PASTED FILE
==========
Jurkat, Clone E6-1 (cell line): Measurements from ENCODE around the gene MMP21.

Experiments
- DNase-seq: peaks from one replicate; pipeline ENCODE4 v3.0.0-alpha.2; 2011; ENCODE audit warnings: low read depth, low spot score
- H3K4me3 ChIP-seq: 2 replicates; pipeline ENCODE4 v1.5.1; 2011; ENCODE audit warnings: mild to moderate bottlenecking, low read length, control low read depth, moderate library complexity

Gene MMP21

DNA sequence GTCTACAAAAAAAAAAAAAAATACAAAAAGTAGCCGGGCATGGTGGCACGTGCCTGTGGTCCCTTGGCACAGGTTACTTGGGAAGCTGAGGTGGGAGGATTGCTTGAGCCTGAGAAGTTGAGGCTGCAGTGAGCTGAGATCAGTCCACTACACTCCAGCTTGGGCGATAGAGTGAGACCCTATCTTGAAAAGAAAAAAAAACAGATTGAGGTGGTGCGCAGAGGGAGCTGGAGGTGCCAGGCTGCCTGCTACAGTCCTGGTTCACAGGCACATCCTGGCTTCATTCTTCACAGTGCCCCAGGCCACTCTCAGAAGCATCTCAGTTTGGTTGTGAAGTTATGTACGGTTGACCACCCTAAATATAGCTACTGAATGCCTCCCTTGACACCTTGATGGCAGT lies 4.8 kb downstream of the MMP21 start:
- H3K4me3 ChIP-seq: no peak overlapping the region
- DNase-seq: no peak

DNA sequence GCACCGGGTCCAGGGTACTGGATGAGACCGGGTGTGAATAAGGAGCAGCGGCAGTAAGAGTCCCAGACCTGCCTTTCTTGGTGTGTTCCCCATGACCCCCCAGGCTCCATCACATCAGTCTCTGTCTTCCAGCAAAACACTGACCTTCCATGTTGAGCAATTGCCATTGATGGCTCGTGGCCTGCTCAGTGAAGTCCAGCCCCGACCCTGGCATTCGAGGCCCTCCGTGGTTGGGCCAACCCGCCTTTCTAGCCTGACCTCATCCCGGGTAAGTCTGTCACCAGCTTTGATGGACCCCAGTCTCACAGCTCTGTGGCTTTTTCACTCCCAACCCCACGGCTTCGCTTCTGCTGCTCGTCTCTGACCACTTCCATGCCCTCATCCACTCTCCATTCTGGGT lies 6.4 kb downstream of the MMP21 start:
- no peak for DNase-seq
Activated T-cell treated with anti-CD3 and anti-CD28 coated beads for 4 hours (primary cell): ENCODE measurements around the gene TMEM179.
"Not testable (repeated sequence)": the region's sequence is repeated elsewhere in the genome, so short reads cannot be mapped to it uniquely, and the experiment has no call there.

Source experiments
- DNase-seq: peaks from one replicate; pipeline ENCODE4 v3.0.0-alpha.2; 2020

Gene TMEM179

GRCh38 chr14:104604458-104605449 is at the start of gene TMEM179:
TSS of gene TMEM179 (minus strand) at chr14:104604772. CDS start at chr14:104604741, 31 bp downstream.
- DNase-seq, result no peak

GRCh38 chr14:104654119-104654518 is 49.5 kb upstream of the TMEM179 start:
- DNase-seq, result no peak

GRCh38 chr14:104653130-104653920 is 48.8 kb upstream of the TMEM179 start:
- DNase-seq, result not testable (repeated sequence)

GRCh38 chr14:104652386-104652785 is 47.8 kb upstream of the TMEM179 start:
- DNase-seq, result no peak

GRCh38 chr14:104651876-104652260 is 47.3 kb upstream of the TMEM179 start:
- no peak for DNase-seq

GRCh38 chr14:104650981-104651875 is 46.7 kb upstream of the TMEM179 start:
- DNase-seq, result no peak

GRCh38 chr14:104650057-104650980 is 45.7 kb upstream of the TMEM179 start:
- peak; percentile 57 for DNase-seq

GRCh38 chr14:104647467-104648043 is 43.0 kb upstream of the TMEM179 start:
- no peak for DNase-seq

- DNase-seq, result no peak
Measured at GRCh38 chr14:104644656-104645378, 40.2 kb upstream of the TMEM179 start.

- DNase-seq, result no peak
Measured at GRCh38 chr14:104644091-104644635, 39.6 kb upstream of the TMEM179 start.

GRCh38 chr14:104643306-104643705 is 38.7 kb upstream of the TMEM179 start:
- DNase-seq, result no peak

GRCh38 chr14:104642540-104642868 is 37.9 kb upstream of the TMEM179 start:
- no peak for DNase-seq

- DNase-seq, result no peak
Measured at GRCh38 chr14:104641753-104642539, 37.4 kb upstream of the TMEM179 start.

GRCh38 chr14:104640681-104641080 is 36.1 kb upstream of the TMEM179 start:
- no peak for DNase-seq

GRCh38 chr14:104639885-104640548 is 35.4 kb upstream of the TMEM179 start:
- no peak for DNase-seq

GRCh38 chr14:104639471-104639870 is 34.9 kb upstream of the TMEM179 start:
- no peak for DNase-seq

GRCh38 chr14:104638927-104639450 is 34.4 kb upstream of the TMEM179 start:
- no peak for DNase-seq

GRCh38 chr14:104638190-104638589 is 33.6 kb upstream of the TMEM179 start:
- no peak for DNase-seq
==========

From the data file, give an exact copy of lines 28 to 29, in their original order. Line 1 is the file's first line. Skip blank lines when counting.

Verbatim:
- DNase-seq, result no peak

GRCh38 chr14:104650057-104650980 is 45.7 kb upstream of the TMEM179 start: